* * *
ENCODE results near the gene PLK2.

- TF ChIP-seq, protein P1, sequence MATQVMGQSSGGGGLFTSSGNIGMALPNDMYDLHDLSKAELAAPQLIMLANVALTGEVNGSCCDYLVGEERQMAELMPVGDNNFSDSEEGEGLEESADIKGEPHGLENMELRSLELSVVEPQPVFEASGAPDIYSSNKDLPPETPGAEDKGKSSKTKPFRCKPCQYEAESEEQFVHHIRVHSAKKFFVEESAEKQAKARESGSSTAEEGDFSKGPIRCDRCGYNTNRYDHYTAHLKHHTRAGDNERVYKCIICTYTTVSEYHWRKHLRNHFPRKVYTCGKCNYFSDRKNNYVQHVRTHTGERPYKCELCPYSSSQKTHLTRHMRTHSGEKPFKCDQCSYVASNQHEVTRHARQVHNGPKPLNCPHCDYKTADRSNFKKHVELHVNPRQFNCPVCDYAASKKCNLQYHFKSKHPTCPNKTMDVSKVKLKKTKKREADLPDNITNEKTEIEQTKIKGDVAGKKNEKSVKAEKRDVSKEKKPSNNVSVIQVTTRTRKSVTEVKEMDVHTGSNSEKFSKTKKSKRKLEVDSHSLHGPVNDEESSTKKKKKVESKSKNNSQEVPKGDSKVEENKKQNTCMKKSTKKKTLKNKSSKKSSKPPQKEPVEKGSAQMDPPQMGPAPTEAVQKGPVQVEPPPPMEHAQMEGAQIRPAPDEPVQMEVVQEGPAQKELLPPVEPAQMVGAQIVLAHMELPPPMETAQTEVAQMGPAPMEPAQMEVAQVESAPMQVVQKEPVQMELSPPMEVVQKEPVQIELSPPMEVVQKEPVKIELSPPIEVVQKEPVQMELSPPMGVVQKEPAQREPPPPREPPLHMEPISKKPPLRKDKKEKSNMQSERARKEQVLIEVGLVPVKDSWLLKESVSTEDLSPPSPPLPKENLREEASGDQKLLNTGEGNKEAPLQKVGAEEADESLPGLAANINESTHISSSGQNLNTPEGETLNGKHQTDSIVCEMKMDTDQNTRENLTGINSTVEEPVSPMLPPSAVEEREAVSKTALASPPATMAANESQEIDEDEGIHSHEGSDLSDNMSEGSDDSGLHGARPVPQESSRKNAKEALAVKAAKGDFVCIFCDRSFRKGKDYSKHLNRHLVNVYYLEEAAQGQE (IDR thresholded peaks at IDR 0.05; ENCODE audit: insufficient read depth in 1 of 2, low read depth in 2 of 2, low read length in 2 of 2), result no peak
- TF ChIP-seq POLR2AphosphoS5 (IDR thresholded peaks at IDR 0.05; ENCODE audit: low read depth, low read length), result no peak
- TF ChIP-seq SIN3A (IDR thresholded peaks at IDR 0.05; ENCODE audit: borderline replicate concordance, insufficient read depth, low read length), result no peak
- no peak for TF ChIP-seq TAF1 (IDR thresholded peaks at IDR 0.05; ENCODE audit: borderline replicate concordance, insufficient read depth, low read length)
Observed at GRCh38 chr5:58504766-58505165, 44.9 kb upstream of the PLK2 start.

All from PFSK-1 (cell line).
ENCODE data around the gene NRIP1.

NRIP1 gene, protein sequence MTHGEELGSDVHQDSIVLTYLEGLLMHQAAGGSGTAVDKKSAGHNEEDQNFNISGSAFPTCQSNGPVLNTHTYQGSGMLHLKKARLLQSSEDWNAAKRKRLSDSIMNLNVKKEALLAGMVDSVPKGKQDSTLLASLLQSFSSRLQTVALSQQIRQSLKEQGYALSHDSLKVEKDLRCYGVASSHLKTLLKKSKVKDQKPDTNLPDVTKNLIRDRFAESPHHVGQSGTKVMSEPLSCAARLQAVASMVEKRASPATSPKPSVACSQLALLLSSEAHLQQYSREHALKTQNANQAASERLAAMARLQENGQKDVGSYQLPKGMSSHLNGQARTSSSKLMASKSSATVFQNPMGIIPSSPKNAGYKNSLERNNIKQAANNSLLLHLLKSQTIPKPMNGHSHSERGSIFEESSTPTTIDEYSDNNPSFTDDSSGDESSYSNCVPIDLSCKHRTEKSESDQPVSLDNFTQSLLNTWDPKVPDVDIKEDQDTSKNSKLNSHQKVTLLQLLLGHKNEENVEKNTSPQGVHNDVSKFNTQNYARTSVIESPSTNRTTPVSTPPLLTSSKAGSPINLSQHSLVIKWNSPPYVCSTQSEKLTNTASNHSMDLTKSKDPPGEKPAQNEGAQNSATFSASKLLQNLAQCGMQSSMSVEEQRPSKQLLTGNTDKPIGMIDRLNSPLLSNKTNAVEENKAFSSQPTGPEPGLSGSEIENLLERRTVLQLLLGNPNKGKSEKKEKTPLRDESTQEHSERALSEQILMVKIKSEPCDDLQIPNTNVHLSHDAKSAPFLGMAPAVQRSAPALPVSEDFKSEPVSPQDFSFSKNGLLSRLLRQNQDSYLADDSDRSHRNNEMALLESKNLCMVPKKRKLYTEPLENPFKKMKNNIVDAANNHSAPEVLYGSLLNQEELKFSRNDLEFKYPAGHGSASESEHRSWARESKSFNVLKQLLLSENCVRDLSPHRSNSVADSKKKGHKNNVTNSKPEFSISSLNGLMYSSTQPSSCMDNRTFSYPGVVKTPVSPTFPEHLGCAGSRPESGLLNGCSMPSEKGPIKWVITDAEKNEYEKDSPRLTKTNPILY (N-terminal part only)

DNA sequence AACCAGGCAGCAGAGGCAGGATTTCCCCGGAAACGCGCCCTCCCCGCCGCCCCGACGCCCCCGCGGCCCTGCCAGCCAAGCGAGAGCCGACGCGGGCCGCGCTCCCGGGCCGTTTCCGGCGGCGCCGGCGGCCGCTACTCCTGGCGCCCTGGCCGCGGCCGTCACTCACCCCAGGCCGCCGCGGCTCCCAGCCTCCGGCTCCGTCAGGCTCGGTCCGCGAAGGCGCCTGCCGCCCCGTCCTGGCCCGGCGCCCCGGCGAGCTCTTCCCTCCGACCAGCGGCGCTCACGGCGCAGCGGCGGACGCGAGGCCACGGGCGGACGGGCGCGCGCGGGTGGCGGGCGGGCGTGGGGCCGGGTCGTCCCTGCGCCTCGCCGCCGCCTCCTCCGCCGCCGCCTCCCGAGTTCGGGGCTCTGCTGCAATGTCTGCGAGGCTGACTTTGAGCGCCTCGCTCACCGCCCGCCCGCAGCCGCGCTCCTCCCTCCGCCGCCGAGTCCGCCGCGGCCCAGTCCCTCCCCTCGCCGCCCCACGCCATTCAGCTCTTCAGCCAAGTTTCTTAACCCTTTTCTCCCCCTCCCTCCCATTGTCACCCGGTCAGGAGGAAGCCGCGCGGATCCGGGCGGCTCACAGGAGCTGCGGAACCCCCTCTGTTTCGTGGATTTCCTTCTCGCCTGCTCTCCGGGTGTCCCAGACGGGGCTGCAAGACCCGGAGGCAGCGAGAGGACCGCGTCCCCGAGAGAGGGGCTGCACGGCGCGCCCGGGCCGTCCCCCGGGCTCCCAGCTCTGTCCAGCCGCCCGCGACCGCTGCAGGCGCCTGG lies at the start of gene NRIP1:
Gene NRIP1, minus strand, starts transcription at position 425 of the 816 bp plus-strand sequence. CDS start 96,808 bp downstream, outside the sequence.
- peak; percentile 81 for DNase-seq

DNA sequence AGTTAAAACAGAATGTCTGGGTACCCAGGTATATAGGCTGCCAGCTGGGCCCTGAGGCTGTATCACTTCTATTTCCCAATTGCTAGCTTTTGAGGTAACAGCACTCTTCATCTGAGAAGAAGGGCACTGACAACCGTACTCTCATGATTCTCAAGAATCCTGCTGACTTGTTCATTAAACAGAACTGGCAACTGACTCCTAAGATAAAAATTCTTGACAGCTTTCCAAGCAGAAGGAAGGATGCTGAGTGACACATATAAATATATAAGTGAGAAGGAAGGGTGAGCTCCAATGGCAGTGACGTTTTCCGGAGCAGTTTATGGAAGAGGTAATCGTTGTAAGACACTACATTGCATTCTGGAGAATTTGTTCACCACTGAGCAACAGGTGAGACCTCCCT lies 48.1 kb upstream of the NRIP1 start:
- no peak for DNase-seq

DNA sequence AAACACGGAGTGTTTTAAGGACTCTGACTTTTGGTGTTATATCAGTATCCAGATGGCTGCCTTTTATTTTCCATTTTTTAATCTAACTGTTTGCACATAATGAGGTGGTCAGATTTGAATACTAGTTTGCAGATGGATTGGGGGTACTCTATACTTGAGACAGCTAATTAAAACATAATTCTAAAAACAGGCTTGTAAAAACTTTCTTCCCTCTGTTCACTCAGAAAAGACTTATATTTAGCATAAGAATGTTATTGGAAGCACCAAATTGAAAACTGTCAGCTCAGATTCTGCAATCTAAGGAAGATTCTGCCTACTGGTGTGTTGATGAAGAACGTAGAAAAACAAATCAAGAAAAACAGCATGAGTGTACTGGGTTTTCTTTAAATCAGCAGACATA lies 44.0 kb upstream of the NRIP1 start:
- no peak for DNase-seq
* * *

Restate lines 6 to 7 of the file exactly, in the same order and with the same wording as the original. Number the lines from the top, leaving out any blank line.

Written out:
Observed at GRCh38 chr5:58504766-58505165, 44.9 kb upstream of the PLK2 start.

All from PFSK-1 (cell line).